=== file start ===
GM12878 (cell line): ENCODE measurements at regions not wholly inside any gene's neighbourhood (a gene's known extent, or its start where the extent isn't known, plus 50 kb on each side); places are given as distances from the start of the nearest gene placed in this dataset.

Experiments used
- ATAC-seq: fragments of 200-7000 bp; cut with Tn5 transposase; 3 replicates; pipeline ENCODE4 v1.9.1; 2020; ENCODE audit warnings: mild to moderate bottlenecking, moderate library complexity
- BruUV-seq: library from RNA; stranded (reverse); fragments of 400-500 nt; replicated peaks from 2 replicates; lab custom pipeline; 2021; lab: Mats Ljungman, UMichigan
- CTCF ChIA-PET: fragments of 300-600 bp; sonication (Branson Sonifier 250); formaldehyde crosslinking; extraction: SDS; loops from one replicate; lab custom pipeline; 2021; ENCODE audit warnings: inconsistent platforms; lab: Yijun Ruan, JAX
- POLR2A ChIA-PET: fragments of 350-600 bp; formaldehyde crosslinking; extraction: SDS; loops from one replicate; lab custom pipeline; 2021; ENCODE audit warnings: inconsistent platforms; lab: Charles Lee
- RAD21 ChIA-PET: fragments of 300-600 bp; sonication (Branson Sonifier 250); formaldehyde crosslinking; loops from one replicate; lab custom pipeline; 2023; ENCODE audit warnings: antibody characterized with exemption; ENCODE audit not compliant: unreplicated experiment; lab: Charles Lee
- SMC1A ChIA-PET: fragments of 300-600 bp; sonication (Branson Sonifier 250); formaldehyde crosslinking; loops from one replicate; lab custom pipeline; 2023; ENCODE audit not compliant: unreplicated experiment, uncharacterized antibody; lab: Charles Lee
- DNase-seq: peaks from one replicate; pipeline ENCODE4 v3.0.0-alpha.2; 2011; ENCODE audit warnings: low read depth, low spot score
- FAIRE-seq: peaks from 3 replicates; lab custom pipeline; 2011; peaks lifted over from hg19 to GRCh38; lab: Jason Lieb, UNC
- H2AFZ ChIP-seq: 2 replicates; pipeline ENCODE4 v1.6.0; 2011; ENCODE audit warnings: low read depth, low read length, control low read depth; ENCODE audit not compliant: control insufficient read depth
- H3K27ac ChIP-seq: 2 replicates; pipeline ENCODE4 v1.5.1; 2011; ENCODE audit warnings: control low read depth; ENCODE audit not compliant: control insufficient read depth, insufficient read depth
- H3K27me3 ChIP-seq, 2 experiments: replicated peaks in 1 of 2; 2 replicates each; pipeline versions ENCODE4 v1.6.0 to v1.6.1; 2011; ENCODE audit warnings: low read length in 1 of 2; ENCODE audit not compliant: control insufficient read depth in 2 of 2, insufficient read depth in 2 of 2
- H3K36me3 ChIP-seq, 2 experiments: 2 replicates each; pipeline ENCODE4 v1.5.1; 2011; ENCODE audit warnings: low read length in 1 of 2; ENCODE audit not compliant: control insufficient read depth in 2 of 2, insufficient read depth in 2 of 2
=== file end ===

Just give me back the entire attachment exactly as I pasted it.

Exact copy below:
GM12878 (cell line): ENCODE measurements at regions not wholly inside any gene's neighbourhood (a gene's known extent, or its start where the extent isn't known, plus 50 kb on each side); places are given as distances from the start of the nearest gene placed in this dataset.

Experiments used
- ATAC-seq: fragments of 200-7000 bp; cut with Tn5 transposase; 3 replicates; pipeline ENCODE4 v1.9.1; 2020; ENCODE audit warnings: mild to moderate bottlenecking, moderate library complexity
- BruUV-seq: library from RNA; stranded (reverse); fragments of 400-500 nt; replicated peaks from 2 replicates; lab custom pipeline; 2021; lab: Mats Ljungman, UMichigan
- CTCF ChIA-PET: fragments of 300-600 bp; sonication (Branson Sonifier 250); formaldehyde crosslinking; extraction: SDS; loops from one replicate; lab custom pipeline; 2021; ENCODE audit warnings: inconsistent platforms; lab: Yijun Ruan, JAX
- POLR2A ChIA-PET: fragments of 350-600 bp; formaldehyde crosslinking; extraction: SDS; loops from one replicate; lab custom pipeline; 2021; ENCODE audit warnings: inconsistent platforms; lab: Charles Lee
- RAD21 ChIA-PET: fragments of 300-600 bp; sonication (Branson Sonifier 250); formaldehyde crosslinking; loops from one replicate; lab custom pipeline; 2023; ENCODE audit warnings: antibody characterized with exemption; ENCODE audit not compliant: unreplicated experiment; lab: Charles Lee
- SMC1A ChIA-PET: fragments of 300-600 bp; sonication (Branson Sonifier 250); formaldehyde crosslinking; loops from one replicate; lab custom pipeline; 2023; ENCODE audit not compliant: unreplicated experiment, uncharacterized antibody; lab: Charles Lee
- DNase-seq: peaks from one replicate; pipeline ENCODE4 v3.0.0-alpha.2; 2011; ENCODE audit warnings: low read depth, low spot score
- FAIRE-seq: peaks from 3 replicates; lab custom pipeline; 2011; peaks lifted over from hg19 to GRCh38; lab: Jason Lieb, UNC
- H2AFZ ChIP-seq: 2 replicates; pipeline ENCODE4 v1.6.0; 2011; ENCODE audit warnings: low read depth, low read length, control low read depth; ENCODE audit not compliant: control insufficient read depth
- H3K27ac ChIP-seq: 2 replicates; pipeline ENCODE4 v1.5.1; 2011; ENCODE audit warnings: control low read depth; ENCODE audit not compliant: control insufficient read depth, insufficient read depth
- H3K27me3 ChIP-seq, 2 experiments: replicated peaks in 1 of 2; 2 replicates each; pipeline versions ENCODE4 v1.6.0 to v1.6.1; 2011; ENCODE audit warnings: low read length in 1 of 2; ENCODE audit not compliant: control insufficient read depth in 2 of 2, insufficient read depth in 2 of 2
- H3K36me3 ChIP-seq, 2 experiments: 2 replicates each; pipeline ENCODE4 v1.5.1; 2011; ENCODE audit warnings: low read length in 1 of 2; ENCODE audit not compliant: control insufficient read depth in 2 of 2, insufficient read depth in 2 of 2